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He himself had not won a major race for very nearly a decade and, up against the likes of Tommy Moe and Marc Giradelli, his chances of doing so in Lillehammer looked slim to say the least.A quiet, understated individual, Wasmeier liked classical music, restoring old paintings and spending time with his family.
There was nothing restrained or quiet about his surprise performances in Norway, though. After finishing way off the pace in the downhill, and failing to finish altogether in the combined, the German suddenly burst into life in the super-G, finding an extraordinary rhythm and speed that put him into the lead at the first split, and eventually saw him cross the line in 1 min 32.53 secs. Only the USA’s Tommy Moe could get anywhere close to that time, finishing 0.08 secs behind. After all those years of waiting, Wasmeier was an Olympic champion.
It is sometimes said that the first medal is the hardest to win, because after that the mind knows that victory is possible, however much hard work it requires. Perhaps that’s how it was for Wasmeier, who took to the first run of the giant slalom with a new sense of calm and assurance to finish third-fastest behind Austria’s Christian Mayer and the Swiss Urs Kälin.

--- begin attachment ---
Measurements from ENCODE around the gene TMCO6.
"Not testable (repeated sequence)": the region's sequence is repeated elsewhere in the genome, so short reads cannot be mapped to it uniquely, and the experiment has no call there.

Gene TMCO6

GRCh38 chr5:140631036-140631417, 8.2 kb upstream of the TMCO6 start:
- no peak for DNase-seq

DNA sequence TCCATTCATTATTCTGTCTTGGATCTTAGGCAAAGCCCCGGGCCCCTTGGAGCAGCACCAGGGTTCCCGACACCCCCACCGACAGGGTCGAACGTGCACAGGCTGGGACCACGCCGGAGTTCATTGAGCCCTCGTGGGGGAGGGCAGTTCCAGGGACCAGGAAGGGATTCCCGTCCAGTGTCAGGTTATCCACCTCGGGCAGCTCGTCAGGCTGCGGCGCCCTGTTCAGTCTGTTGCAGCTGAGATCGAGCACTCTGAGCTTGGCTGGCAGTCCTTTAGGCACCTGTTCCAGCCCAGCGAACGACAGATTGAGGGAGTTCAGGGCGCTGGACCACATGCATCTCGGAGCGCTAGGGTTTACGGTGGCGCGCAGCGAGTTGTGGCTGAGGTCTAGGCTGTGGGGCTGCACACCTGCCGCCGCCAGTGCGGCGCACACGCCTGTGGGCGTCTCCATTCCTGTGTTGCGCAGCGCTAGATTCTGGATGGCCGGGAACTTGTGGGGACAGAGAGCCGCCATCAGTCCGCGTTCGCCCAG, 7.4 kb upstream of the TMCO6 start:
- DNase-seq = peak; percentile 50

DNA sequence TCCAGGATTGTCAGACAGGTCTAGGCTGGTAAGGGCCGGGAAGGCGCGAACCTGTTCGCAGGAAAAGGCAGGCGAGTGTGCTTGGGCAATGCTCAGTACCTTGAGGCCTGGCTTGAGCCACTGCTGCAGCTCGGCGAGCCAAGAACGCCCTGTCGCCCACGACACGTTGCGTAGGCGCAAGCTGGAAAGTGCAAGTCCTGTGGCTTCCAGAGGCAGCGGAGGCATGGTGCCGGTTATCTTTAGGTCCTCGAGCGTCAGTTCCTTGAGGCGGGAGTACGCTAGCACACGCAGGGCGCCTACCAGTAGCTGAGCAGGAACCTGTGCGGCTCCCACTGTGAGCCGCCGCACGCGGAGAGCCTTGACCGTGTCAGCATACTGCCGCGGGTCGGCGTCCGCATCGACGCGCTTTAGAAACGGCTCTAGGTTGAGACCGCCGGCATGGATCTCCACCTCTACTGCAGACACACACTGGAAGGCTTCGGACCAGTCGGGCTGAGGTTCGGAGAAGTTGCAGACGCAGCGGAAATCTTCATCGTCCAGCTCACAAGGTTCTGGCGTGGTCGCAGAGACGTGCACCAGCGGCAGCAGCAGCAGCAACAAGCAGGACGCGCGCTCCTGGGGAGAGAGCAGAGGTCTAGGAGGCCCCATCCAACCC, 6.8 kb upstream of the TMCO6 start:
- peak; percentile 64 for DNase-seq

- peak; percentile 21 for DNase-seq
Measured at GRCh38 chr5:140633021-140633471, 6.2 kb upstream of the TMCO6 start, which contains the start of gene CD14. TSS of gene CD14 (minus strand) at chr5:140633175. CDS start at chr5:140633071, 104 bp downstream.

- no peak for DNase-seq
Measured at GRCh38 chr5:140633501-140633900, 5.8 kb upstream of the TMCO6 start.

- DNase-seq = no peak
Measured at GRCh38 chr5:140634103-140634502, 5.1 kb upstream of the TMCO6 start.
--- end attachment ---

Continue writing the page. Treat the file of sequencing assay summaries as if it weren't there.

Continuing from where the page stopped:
Wasmeier approached the second run in equally relaxed fashion, and produced a brilliant performance that saw him claim the overall lead. Kälin crossed the line just 0.02 secs slower, while Mayer was a further 0.10 secs behind. Barely a tenth of a second covered the three medalists, but Wasmeier had his second gold of the Games, thus cementing his place among Germany’s greatest Winter Olympians.